This year's climate talks in Spain come amidst the global wave of protests by young people that have swept the world.
But there are still concerns that several important voices - mostly those of indigenous people - are being ignored.
Friday night in Madrid. The sun setting through the golden autumn leaves of Paseo del Prado. Nearly half-a-million people marched through the Spanish capital, demanding that thousands of delegates huddled a few kilometres away commit to drastic emissions reductions.
It's the latest in the wave of student strikes that have swept the world this past year.
Such protests have added urgency to this year's climate talks, where the final details of the Paris Agreement are being thrashed out in what are being described as difficult and frustrating negotiations.
When the Swedish climate activist Greta Thunberg arrived, she was mobbed by crowds hoping to get a glimpse. Her actions heralded by leaders at all levels here.
Genevieve Jiva, a Fijian representing the Pacific Islands Climate Action Network, said over the past year, young people had really started to ramp up the message about climage change.
"But...there are young people from the Pacific, from the global south, who have been amplifying that message for years."
And that's the bind: While the action and anger are welcome, there is unease that it took a European teenager to get the message across, adding to the belief that indigenous cries are being ignored in the international arena.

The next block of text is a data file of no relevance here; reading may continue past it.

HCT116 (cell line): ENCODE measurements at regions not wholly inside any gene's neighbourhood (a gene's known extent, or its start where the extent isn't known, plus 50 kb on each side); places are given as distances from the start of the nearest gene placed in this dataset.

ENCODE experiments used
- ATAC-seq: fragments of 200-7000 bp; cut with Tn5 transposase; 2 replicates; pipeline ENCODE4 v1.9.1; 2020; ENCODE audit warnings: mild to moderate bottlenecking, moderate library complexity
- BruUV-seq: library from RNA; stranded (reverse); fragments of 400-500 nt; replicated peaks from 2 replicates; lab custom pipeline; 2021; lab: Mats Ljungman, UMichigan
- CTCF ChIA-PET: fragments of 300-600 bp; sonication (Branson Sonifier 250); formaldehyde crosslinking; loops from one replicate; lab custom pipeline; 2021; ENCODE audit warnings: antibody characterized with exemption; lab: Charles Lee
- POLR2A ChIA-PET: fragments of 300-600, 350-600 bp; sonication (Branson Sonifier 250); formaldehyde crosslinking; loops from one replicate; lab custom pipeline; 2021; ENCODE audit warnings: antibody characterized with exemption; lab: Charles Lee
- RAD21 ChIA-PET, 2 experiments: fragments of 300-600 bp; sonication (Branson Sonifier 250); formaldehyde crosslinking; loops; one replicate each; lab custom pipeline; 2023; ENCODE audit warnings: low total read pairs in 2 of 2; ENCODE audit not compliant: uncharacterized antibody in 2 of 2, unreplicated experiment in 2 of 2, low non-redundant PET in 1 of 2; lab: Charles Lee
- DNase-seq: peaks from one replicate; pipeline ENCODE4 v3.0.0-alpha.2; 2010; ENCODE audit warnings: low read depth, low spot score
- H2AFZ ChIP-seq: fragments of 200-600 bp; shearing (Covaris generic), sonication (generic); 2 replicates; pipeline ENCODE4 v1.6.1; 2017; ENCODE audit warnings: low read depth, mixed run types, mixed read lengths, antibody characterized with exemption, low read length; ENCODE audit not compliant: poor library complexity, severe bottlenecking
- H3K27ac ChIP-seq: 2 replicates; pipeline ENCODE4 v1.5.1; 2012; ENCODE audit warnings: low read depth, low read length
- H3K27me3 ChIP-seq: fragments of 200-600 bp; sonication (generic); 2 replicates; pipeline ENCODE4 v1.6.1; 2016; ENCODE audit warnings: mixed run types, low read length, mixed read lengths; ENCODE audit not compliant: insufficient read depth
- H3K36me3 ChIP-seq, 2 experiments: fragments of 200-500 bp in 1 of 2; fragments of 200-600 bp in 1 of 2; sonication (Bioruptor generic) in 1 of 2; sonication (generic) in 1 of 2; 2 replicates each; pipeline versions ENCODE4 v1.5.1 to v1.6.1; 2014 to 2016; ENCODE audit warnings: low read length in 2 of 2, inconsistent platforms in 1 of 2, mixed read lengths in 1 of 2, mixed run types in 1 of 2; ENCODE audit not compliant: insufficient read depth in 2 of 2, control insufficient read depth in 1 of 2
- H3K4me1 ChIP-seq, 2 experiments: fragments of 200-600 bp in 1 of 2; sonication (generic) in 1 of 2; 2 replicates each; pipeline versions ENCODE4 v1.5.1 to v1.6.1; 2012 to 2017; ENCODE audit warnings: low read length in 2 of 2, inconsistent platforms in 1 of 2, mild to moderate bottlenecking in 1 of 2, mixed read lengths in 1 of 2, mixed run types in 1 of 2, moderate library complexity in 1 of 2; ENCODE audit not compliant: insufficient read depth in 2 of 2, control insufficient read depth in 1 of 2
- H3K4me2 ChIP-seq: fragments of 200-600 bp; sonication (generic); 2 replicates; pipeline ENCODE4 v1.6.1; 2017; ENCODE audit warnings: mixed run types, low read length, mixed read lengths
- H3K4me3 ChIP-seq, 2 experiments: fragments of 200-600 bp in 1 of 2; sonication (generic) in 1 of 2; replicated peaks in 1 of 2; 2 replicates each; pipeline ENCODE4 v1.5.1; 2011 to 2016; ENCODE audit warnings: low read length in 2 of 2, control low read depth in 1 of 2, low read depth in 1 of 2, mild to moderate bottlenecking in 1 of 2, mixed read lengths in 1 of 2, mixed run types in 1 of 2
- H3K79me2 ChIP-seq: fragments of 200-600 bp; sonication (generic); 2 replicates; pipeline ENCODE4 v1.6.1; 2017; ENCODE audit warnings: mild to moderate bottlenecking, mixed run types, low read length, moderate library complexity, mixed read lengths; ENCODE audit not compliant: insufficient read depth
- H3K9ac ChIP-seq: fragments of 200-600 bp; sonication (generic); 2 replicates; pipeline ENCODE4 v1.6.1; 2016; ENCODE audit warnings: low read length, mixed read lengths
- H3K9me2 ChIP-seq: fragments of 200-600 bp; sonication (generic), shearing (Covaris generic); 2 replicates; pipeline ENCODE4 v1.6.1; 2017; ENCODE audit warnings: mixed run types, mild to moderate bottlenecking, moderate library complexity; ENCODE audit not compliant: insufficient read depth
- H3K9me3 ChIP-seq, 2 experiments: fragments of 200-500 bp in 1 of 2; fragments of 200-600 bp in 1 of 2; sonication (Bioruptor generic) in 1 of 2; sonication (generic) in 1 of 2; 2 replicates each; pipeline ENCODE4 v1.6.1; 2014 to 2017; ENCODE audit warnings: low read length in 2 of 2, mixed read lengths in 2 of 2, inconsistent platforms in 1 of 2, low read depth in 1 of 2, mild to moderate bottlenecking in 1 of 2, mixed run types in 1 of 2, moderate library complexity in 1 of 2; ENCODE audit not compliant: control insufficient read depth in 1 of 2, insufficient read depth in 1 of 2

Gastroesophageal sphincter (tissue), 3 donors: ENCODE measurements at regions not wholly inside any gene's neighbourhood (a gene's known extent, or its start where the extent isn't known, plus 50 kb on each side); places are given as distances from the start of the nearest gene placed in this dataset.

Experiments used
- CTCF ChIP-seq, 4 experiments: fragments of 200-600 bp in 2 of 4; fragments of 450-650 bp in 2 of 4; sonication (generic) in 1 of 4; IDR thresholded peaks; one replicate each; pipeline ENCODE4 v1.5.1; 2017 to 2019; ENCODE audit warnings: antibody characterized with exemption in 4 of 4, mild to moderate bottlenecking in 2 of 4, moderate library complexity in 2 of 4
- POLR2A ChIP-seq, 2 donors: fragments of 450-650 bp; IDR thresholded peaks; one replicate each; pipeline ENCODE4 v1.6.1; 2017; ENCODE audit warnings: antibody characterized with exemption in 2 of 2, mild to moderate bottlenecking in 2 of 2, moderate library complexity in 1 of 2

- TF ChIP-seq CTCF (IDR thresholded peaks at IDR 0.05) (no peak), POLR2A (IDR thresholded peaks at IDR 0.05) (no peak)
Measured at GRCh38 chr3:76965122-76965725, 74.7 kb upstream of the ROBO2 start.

After all, teens in the Pacific, the Caribbean and Africa have been saying the same things for years.
Kathy Jetnil-Kijiner, who's a poet from the Marshall Islands, who's been campaigning for about a decade now.
"There's an understandable level of resentment about the fact that what we've been saying has been ignored until someone who is frankly white and European is heard.
"But all that to say, it's still welcome, because we still need need it to be heard and I think that Greta has been very very good about being conscious of her positionality and her privilege."
On Monday in Madrid, Greta Thunberg took to the stage with six indigenous activists from around the world, refusing to speak herself, opening the floor to indigenous speakers.
Ms Jetnil-Kijiner said indigenous perspectives needed to be better understood.
"I think that indigenous folks and people who have that connection to land - it's a very unique connection - and I think that actually it's very difficult to convey to people."
In some cases, indigenous voices have become even more sidelined. Such as at one event, where people from the Marshall Islands - one of the world's most vulnerable countries - were pushed to the back of the room.
Brianna Fruen from Samoa, a member of the Pacific Climate Warriors, said some strides had been made by the UN to include indigenous voices but a lot had to change.
"We need to start inviting more of these young voices into these spaces because there are so many solutions to come out of these groups and it's just a matter of us giving recognition to these voices."
She said they needed to come together to fight the bigger enemies: slow governments and climate change.
*Jamie Tahana travelled to the COP25 in Madrid, Spain with the assistance of the Secretariat of the Pacific Regional Environment Programme (SPREP).